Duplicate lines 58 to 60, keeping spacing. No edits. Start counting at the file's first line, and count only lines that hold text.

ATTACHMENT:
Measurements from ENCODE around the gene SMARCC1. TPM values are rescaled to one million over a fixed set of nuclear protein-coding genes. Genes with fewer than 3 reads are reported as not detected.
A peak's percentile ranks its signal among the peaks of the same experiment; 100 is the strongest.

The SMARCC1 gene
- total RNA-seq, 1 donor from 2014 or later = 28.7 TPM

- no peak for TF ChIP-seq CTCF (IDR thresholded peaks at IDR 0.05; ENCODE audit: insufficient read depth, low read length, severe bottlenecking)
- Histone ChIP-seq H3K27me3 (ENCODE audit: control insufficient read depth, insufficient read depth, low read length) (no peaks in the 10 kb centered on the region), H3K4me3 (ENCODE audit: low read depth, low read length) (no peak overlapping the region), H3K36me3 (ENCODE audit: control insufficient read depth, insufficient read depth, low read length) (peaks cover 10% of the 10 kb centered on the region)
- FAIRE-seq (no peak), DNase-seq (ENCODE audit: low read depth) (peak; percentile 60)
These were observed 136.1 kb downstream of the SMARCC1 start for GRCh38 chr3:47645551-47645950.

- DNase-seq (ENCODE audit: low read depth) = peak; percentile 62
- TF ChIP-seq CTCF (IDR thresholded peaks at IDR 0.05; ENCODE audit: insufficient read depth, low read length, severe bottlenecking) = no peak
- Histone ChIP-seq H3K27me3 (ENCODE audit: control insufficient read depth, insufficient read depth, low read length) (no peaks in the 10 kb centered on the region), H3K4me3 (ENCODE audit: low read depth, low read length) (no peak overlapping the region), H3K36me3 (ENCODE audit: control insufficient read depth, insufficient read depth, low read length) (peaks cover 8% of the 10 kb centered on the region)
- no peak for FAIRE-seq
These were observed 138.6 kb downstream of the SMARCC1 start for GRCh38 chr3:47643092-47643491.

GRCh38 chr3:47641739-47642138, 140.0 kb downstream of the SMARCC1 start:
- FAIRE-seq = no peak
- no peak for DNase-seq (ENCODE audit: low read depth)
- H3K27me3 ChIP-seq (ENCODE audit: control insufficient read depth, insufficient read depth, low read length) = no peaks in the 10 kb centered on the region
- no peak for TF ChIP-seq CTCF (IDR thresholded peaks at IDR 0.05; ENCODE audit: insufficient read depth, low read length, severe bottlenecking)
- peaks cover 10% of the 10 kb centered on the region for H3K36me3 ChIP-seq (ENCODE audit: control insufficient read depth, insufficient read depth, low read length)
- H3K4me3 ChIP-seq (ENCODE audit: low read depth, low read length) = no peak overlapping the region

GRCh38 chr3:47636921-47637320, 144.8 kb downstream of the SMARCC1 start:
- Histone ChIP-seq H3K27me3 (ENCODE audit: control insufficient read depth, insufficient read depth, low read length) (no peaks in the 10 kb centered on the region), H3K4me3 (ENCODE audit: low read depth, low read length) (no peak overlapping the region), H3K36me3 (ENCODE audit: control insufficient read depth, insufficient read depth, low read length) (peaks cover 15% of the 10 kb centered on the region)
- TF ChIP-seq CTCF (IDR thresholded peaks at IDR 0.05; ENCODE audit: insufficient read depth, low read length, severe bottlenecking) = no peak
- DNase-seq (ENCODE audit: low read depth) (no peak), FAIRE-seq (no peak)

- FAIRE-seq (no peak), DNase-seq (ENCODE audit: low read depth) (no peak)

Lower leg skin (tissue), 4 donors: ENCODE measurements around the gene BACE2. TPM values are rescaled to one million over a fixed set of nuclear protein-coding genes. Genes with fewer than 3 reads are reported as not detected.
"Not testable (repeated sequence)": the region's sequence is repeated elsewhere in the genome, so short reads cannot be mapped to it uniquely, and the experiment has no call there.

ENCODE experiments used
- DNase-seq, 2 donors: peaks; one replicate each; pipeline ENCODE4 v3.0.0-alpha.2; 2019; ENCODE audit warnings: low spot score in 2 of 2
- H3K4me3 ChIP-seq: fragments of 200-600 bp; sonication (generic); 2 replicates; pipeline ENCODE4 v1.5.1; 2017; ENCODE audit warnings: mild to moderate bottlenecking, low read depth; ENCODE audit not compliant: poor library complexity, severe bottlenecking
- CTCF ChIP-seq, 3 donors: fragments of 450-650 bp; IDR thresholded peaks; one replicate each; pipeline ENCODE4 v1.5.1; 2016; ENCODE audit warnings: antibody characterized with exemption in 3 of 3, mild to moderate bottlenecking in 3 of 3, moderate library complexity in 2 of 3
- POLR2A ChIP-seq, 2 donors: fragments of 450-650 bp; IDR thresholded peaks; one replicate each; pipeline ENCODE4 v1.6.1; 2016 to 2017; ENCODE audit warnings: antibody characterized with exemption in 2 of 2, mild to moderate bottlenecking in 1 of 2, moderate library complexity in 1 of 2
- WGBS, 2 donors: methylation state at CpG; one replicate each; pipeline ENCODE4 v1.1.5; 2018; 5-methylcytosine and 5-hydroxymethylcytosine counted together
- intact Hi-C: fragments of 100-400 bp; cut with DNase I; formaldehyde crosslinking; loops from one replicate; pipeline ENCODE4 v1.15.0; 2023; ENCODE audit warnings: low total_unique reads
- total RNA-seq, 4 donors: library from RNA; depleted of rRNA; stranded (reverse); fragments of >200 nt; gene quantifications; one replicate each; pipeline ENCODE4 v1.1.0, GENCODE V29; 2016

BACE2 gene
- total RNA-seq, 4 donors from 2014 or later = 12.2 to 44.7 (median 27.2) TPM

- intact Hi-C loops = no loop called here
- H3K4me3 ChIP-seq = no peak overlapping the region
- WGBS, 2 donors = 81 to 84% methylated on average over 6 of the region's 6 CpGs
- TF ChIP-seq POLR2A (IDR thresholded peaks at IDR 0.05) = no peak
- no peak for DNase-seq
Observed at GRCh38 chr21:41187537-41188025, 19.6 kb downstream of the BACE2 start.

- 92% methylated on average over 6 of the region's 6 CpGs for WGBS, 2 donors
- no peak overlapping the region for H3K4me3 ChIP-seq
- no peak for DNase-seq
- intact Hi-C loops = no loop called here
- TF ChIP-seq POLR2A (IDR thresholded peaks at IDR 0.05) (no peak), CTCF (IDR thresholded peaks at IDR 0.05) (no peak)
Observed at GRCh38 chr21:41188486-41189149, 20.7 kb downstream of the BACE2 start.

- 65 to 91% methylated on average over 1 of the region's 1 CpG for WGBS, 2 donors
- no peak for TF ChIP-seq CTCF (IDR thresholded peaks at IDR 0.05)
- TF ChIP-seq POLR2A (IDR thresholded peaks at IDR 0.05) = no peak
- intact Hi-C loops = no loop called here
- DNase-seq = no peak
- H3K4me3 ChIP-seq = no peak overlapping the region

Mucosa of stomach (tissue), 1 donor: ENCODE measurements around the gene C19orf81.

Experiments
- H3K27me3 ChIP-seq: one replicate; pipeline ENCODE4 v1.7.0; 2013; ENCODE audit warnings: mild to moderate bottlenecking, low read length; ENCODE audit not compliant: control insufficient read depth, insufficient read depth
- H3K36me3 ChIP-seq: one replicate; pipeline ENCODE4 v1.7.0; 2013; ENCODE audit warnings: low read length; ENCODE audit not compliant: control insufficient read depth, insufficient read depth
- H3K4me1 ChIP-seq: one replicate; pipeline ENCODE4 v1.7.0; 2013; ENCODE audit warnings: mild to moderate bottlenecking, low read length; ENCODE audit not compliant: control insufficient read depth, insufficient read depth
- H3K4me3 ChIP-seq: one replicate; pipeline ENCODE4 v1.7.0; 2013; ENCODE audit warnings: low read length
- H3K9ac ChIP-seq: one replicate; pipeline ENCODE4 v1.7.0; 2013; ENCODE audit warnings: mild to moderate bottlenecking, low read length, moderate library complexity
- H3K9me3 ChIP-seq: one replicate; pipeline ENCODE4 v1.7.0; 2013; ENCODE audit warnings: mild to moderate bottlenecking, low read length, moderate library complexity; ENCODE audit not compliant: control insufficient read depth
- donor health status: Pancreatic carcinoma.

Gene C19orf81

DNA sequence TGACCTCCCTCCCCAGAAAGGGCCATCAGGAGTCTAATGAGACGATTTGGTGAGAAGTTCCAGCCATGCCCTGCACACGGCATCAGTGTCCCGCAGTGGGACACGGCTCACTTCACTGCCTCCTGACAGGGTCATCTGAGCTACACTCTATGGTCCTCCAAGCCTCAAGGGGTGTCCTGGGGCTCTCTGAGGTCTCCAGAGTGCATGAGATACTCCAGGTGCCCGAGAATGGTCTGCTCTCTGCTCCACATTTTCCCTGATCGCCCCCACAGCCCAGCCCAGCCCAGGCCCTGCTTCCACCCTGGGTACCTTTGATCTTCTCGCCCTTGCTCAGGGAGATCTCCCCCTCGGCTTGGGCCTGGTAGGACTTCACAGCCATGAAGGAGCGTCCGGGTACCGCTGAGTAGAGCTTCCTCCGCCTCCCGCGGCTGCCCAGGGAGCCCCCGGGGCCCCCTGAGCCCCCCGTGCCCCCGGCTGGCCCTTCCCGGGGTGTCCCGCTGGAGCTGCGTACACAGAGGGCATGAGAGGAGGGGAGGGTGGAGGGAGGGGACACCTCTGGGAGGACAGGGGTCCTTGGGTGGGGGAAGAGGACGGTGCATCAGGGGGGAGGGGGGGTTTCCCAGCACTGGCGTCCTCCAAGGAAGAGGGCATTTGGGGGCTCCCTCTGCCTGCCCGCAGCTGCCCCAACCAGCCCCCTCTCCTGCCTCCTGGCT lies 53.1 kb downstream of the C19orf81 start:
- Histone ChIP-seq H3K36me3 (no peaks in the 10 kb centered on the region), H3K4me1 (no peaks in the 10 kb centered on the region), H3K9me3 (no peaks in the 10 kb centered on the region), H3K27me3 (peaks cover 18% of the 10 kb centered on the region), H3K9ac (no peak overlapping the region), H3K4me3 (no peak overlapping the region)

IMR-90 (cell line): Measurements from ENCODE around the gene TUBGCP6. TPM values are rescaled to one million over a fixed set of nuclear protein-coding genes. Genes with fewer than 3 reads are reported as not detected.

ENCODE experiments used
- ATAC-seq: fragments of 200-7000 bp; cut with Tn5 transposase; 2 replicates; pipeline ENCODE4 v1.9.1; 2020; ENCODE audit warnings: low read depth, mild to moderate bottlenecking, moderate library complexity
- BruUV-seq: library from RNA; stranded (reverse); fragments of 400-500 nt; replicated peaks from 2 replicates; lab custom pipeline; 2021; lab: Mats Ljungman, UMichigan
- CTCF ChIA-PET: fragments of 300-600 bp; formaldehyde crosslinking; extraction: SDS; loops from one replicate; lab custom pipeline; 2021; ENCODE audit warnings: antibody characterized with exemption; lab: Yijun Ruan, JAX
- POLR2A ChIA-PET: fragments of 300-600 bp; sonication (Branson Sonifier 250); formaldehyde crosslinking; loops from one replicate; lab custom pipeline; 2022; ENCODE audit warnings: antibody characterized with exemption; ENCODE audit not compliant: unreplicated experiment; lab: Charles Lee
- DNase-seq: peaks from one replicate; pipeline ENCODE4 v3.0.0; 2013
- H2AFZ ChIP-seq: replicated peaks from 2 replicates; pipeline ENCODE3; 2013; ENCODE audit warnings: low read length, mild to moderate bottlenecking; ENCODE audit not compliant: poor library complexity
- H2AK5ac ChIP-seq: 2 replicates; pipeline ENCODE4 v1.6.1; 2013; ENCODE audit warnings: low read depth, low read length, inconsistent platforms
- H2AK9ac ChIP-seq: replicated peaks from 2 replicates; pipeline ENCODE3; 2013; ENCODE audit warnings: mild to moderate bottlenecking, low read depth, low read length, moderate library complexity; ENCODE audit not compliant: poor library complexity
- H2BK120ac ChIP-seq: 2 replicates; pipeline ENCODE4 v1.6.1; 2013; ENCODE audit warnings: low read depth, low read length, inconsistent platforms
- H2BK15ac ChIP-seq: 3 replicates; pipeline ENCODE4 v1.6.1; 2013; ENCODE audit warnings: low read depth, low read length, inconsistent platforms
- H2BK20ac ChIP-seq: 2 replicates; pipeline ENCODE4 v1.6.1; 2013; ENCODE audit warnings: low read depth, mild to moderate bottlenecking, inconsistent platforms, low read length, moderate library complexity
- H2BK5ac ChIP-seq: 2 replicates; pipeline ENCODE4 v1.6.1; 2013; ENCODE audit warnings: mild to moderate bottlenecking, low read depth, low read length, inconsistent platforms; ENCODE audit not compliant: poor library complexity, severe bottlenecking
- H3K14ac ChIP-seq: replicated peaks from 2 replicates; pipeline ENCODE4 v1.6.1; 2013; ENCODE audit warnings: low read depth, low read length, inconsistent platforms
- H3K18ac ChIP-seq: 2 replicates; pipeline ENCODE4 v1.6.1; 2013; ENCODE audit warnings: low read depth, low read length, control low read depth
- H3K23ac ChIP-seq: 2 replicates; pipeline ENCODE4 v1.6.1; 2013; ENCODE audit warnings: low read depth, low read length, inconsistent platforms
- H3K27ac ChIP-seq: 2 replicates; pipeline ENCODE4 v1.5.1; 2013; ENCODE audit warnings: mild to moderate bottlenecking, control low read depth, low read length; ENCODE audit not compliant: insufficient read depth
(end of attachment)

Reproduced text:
- H3K27me3 ChIP-seq: one replicate; pipeline ENCODE4 v1.7.0; 2013; ENCODE audit warnings: mild to moderate bottlenecking, low read length; ENCODE audit not compliant: control insufficient read depth, insufficient read depth
- H3K36me3 ChIP-seq: one replicate; pipeline ENCODE4 v1.7.0; 2013; ENCODE audit warnings: low read length; ENCODE audit not compliant: control insufficient read depth, insufficient read depth
- H3K4me1 ChIP-seq: one replicate; pipeline ENCODE4 v1.7.0; 2013; ENCODE audit warnings: mild to moderate bottlenecking, low read length; ENCODE audit not compliant: control insufficient read depth, insufficient read depth